Netflix brought subscription-based movie and television streaming to the millennial masses. Spotify and Rhapsody did the same thing with music - pay once, listen to as much or as little as you want.
Now a major movie theater chain is trying to step onto the subscription gravy train as it seeks to reverse attendance declines, especially among young moviegoers. Leawood-based AMC Theaters, the No. 2 chain in North America behind Regal Entertainment, has agreed to a pilot partnership with MoviePass, a three-year-old company focused on letting people attend a movie a day for one monthly fee.
“It frankly wouldn’t be smart to ignore the success of subscription in other areas of media,” said Christina Sternberg, senior vice president for corporate strategy at AMC, which operates 4,959 movie screens.
In January, AMC theaters in Boston and Denver will begin working in concert with MoviePass to offer monthly subscription packages for $45 and $35. More cities will be added.
“The data will determine how fast we go,” Sternberg said. “Sometimes you first expand the test, sometimes you accelerate the deployment.”
MoviePass has tried to build a subscription service on its own since 2011, with limited success. The problem: Worried that embracing a subscription alternative will undermine traditional per-ticket pricing, the big chains - and some of their studio suppliers - have repeatedly swatted MoviePass to the side. AMC’s average ticket price increased 5.3 percent in the third quarter of this year, to $9.48.
But the musty exhibition industry is newly alarmed about a sharp drop in young ticket buyers. That audience has repeatedly turned up weekend after weekend, bingeing on high-margin soda, popcorn and candy in the process.
The Nielsen Co. said last week that the moviegoing of Americans age 12 to 24 dropped 15 percent in the first nine months of 2014, compared with attendance in the same period a year earlier. Total attendance has declined about 5 percent so far this year compared with last, according to box-office analysts, because of fewer broad-appeal films and about a dozen more modest movies, like “Sex Tape” and “A Million Ways to Die in the West,” that missed the mark.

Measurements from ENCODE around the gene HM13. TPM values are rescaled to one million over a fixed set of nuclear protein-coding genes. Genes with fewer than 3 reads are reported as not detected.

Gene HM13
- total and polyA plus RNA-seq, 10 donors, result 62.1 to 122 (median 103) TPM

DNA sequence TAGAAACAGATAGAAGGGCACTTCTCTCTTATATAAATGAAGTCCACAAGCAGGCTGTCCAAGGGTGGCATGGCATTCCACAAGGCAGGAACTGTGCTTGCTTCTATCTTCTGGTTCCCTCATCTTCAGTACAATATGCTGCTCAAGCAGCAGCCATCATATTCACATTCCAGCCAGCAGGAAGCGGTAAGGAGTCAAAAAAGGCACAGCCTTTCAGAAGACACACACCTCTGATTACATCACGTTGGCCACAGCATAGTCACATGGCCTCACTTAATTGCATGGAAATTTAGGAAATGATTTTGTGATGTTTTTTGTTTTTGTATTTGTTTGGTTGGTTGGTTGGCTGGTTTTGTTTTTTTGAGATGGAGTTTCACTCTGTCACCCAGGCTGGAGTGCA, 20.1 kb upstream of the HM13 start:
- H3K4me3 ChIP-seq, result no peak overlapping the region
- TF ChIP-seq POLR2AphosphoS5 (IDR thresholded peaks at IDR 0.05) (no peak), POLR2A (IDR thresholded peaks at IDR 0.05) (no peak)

About 75 percent of MoviePass subscribers are 18 to 34, according to Stacy Spikes, the service’s chief executive and co-founder.
“Millennials are consuming things differently, and that includes going to the movies,” Spikes said.
He declined to say how many people subscribed to MoviePass. He noted, however, that MoviePass members tended to spend significantly more on concessions.
AMC, acquired two years ago by the Dalian Wanda Group of China for $2.6 billion, has emerged as a leader in challenging the exhibitor status quo. The multiplex operator has been aggressively updating its auditorium seats, rolling out enhanced sound systems and experimenting with marketing and ticketing.
Last month, for instance, AMC offered members of its rewards program, AMC Stubs, the chance to see “Interstellar” as many times as they wanted, for $19.99 to $34.99, depending on the viewing format.
“The mandate at AMC is to break some eggs and make some omelets,” Spikes said.
For MoviePass, it has been a battle to link arms with any exhibition company, much less a giant like AMC. MoviePass was introduced in San Francisco during summer 2011, but the subscription service drew the ire of theater owners, in part because they felt it was trying to go around them.
“We thought we had communicated with the right people and we hadn’t,” said Spikes, whose entertainment career has included executive stints at Motown Records, Sony Music Entertainment and Miramax Films.
MoviePass regrouped and tried to move forward by teaming with a ticketing voucher company, Hollywood Movie Money. But that workaround was clunky. Among other hassles, MoviePass subscribers had to print out vouchers at home, then present them to theater ticket takers.
For the past two years or so, MoviePass has been using yet another multistep method. People who sign up now receive a membership card that functions like a debit card. When members want to see a movie, they use a MoviePass smartphone app to check in at the theater. The app instantly transfers money - the price of a ticket - to the membership card. Members in turn use the card to pay for entry. Monthly membership costs $30 to $35, depending on location. That price covers one movie a day in a standard format.
The pilot partnership with AMC will allow MoviePass members an option, for $45 a month, to see films in any format, including Imax and 3-D.
Under the MoviePass business model, theaters are paid full price for every admission. To make money, the service depends on traditional subscription-service economics: More people pay than go.
Spikes said that, based on his company’s experience so far with members, “Some overuse; a lot underuse.”